Wednesday, January 3, 2018

On The Highest Tower In White Emperor Castle

On The Highest Tower In White Emperor Castle

on the walls the way’s sharp, narrow: in waning sun, pennants
signal mourning—
one stands alone on the misty tower’s soaring heights—

in the gorge cleft: cloud and fog where dragon and tiger sleep—
the sun-drenched Yangzi enfolds roaming turtles and alligators

western limbs of the Fusang Tree meet this severed stone;
eastern shadow of the Ruo River accompanies its long current

what son of man leans on his gooesfoot cane sighing for this
he weeps blood into thin air, turns his white head away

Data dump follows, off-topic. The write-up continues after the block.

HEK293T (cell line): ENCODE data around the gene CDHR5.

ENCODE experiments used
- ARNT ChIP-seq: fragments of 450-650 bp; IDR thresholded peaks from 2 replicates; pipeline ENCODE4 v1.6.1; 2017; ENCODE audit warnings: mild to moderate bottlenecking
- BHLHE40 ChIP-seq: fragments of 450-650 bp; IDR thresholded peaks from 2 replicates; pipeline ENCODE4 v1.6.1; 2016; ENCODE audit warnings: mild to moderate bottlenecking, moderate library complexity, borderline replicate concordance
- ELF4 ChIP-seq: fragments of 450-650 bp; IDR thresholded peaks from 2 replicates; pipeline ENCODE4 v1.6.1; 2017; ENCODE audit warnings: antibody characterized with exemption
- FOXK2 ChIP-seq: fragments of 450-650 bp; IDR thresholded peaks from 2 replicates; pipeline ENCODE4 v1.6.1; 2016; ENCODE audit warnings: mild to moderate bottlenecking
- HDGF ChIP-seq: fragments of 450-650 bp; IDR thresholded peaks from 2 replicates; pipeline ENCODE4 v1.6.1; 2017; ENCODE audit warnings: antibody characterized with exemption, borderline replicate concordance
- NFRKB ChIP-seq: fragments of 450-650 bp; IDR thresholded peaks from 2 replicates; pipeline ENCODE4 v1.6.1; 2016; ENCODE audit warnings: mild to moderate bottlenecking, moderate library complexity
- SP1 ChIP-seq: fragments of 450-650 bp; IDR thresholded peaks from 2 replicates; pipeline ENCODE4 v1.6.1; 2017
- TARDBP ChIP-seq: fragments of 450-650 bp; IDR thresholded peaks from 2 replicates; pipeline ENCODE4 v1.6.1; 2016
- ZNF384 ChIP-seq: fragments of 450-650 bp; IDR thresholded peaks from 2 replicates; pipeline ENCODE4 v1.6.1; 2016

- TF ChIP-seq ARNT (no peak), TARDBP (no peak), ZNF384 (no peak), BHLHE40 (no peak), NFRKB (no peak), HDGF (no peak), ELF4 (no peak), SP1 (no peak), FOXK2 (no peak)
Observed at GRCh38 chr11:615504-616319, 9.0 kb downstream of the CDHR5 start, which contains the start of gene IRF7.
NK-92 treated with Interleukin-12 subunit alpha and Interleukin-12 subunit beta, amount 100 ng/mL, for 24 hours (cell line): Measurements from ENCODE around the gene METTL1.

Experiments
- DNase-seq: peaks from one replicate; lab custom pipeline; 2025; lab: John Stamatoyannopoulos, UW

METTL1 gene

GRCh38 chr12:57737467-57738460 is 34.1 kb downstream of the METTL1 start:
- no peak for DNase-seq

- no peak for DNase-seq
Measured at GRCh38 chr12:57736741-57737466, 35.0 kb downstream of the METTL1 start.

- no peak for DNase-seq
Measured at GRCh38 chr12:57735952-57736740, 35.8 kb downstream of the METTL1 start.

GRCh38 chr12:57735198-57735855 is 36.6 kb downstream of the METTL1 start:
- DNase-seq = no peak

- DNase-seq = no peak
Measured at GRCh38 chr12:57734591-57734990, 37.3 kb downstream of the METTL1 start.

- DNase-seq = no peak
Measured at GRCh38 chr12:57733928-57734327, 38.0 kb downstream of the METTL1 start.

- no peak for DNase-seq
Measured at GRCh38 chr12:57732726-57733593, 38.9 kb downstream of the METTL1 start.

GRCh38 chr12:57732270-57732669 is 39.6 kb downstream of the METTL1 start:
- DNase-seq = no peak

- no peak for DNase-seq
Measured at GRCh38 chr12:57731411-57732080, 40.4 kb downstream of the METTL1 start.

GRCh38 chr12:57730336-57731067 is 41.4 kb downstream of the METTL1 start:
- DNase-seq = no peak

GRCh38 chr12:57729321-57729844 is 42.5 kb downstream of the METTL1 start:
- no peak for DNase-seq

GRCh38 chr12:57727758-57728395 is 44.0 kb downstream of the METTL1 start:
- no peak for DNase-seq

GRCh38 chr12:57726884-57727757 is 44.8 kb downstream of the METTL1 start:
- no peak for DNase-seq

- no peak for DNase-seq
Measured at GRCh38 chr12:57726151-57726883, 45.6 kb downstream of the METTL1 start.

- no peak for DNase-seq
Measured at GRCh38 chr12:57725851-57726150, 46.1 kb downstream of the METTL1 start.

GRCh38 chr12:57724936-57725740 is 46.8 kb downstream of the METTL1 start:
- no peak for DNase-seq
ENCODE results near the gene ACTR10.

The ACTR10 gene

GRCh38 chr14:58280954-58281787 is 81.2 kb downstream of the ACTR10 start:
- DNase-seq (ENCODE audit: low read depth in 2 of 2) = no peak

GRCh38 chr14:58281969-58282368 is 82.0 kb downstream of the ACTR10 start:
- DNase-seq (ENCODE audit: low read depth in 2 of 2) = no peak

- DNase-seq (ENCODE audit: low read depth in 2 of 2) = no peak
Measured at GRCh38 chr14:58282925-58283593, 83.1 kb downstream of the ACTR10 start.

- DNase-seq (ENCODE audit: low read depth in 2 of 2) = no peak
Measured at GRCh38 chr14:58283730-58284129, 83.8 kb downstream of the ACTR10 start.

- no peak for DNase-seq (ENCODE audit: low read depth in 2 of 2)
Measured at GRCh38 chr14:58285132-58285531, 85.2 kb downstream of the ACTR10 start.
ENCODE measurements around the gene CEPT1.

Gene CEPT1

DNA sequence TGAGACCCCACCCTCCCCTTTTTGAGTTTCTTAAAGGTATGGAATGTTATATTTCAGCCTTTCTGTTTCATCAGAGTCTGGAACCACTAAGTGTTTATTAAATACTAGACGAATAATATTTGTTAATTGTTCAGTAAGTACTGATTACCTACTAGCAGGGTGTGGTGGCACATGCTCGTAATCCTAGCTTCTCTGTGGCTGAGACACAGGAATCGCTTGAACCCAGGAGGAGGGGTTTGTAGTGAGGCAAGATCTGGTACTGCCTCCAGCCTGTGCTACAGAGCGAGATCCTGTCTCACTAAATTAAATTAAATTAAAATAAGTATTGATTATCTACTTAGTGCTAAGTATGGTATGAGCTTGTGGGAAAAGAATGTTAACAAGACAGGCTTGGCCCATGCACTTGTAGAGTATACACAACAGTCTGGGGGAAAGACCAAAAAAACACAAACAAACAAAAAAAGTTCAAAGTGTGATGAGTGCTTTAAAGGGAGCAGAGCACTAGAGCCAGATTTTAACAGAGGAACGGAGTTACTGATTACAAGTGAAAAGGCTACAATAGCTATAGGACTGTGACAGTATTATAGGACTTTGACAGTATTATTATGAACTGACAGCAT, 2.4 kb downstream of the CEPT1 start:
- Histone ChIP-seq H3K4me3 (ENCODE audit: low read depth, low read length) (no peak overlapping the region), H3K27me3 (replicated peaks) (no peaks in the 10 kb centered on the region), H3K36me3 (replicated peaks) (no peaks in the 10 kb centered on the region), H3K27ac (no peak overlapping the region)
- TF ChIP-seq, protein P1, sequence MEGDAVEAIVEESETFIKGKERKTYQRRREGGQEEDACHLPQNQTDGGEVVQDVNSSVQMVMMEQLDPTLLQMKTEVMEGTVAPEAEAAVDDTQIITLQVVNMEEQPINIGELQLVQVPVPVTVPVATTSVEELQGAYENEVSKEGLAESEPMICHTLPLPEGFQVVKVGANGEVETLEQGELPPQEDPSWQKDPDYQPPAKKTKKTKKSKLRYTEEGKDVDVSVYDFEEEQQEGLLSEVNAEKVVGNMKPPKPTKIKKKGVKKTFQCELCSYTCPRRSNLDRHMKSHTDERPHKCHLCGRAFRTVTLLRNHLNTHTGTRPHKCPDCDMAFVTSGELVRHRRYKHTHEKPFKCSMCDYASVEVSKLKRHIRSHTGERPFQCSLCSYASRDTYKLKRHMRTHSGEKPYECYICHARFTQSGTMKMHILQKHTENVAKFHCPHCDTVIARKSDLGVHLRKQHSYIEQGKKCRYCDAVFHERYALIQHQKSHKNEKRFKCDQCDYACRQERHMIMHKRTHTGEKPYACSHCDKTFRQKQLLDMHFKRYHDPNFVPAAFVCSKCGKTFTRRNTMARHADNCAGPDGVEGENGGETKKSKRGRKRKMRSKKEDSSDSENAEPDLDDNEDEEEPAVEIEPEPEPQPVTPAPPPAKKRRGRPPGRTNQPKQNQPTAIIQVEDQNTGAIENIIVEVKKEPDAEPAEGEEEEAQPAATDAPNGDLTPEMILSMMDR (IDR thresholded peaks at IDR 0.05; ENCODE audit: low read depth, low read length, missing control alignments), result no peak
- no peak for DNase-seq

translation © Jack Hayes 2018
based on Du Fu: 白帝城最高樓
báidìchéng zuì gāo lóu

Note: This is a much more conventional reading of a poem Sheila Graham-Smith & I worked on (& posted) earlier.

Image links to its source on Wiki Commons:
Temple of the White Emperor, Baidicheng: photo by Wiki user Tomasz Dunn, [] who makes it available under the Creative Commons Attribution 2.0 Generic license. []

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